Gaff- In terms of the mix, are you guys, well some engineers are like, please get the fuck out of my hair, are you all hands off and let the engineer do his thing and listen then on the car stereo, or hands on?

David- I am definitely hands on and always involved.  As co-producer I helped sculpt across the board, but David and I work really well together.  We have a blast!  We set up mics together and made sure sonically that the album sounded real. David REALLY did an amazing job to capture a real sound, I wanted to hear a record that was honest sounding like Zappa, Clutch or Government Mule.  You know you can get something back from an engineer and it is so squashed, and they say “it’s better for radio”.  Honestly, I could care less about this playing on the radio, I wanna listen on my home stereo. Loud!  Let other people kill it with their own compressors, I wanted it to sound natural and David did too. He and I did a lot of that stuff, Pat was involved a lot too.  He had some amazing ideas. Shanda and Shannon had a lot of ideas too, they are all so very talented.  As far as the engineering and technical chores though they all really trusted what David and I had done before and let us do our thing. They are very trusting. and badass! I’m lucky.

Gaff- What was some of the gear, guitars, amps pedals, what kind of shit were you running?

David- I have a plexi reissue and a JCM800 that was modded for me by Steve Wilson. He’s an amazing tech and great guy.  Check out his company Bias King.  Amazing!  He was Stevie Ray Vaughn’s tech. He is an amazing guy out of Louisville. Shanda and Shannon brought their won kickass gear as well.  In fact, one of the reasons Shannon is in the band, I knew when she walked in with a 76 P bass and a 72 SVT that she got it.  She knew tone.  That made me smile.  Shanda also has this old Electra that sounds so great, and a purple sparkle Flying V that sounds great. She showed up for our first jam with that Purple V and a kickass JCM900 (her 900 sounds amazing!) and I thought, “well, Shanda’s in”.  I use Dimarzio pickups. Steve Blucher has always been good to me there. I use what most people use for the neck position in my bridge position, I like that goofy old sound.  As for pedals I use a Greenhouse Effects Gold Drive pedal, Roy’s pedals are amazing. I also use my SugarBoost from Brad/Fu Manchu’s company Creepy Fingers, I have one of his original pedals that he made for me. I love that pedal and use it all the time. It’s like butter…well, fuzzy warm butter.  Ha.  So… yeah, a bunch of old pedals, some new pedals and a bunch of crappy chords that have been in road cases way too long.  Those cables bring the crackle to the party.  Ha.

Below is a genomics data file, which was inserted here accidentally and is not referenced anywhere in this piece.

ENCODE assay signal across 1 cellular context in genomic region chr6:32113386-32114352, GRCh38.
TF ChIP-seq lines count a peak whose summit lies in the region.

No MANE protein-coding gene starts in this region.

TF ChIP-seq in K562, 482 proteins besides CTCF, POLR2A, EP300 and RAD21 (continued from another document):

Gaff- Is the Les Paul your main axe in terms of everything?

David- I think so, I mean when I was growing up Ace Frehley was everything to me. Then, at 11 or 12 I went to the music store and Sam Bush and Greg Martin were all hanging out and they would tell us to bring in a record and show us what kids were listening too. So we would bring in Kiss and they would all laugh. These amazing bluegrass and blues players, they were all laughing at it. So this amazing guitar player, Kenny Weber (Kenny was a mentor, teacher and friend to me..he passed but is still a part of my soul) said if you are going to listen to rock you need to listen to Johnny Winter, man. He put it on and I was like holy shit. So I really got into Johnny Winter, so I got a Firebird, Strat, Melody Maker, LP Jr., Silvertone, Gretsch, J200… I just love guitars man. Each one is very different.